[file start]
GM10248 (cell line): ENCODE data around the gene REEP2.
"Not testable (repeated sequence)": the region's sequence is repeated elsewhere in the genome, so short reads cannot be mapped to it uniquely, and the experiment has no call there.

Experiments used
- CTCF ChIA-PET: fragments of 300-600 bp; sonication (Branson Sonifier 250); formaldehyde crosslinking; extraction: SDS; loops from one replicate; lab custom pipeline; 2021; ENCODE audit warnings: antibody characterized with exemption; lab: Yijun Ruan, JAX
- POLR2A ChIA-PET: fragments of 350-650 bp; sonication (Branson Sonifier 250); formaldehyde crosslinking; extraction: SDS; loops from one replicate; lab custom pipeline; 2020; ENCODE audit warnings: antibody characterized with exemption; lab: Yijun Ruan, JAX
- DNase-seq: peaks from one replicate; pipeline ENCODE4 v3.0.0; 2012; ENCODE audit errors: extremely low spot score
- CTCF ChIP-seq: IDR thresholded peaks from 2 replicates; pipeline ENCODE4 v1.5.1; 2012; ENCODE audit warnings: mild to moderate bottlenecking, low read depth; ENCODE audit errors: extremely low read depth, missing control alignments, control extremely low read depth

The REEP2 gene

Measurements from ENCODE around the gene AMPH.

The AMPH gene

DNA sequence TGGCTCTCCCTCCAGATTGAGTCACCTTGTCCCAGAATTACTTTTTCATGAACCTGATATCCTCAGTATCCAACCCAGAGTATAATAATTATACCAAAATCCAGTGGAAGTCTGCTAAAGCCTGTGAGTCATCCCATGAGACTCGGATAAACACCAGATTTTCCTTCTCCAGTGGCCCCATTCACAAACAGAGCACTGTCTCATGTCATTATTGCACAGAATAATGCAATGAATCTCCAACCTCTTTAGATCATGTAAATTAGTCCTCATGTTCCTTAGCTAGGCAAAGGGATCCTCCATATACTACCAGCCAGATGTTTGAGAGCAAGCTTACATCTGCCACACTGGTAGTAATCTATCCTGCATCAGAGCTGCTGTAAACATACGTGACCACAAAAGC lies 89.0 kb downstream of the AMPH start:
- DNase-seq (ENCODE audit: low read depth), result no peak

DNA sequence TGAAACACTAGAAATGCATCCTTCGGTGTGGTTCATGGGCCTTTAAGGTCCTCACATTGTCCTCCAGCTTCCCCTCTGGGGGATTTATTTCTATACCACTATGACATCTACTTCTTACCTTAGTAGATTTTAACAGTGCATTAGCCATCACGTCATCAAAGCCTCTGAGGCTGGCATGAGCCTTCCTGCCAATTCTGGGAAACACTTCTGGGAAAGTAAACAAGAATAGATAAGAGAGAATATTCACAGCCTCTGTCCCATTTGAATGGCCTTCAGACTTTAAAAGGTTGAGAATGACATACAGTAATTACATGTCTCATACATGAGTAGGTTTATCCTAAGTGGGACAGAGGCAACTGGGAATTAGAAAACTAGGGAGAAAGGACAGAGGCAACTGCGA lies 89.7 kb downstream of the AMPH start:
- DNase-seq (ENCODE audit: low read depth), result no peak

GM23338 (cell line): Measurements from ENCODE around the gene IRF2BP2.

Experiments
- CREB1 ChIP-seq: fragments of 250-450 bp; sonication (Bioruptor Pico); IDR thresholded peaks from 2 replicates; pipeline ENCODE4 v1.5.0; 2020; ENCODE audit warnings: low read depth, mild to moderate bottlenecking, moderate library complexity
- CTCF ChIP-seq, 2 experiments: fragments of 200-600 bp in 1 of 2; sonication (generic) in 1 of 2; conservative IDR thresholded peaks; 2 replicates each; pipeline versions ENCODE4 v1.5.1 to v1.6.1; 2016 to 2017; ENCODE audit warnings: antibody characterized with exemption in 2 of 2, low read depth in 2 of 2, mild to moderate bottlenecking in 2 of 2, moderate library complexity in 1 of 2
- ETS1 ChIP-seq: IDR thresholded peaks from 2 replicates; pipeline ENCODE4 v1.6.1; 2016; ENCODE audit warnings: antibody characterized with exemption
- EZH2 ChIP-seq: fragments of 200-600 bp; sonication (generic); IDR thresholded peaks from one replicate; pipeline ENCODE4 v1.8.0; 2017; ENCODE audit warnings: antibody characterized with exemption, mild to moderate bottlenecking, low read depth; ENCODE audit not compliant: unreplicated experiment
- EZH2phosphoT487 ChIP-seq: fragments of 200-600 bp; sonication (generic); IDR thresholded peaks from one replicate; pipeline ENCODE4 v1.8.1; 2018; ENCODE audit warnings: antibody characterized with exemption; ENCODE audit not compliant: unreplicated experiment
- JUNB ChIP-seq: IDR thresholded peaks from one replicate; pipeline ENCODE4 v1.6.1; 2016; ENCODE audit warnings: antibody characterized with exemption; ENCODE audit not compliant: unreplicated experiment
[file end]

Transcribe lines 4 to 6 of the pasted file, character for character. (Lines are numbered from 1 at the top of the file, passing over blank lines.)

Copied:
- CTCF ChIA-PET: fragments of 300-600 bp; sonication (Branson Sonifier 250); formaldehyde crosslinking; extraction: SDS; loops from one replicate; lab custom pipeline; 2021; ENCODE audit warnings: antibody characterized with exemption; lab: Yijun Ruan, JAX
- POLR2A ChIA-PET: fragments of 350-650 bp; sonication (Branson Sonifier 250); formaldehyde crosslinking; extraction: SDS; loops from one replicate; lab custom pipeline; 2020; ENCODE audit warnings: antibody characterized with exemption; lab: Yijun Ruan, JAX
- DNase-seq: peaks from one replicate; pipeline ENCODE4 v3.0.0; 2012; ENCODE audit errors: extremely low spot score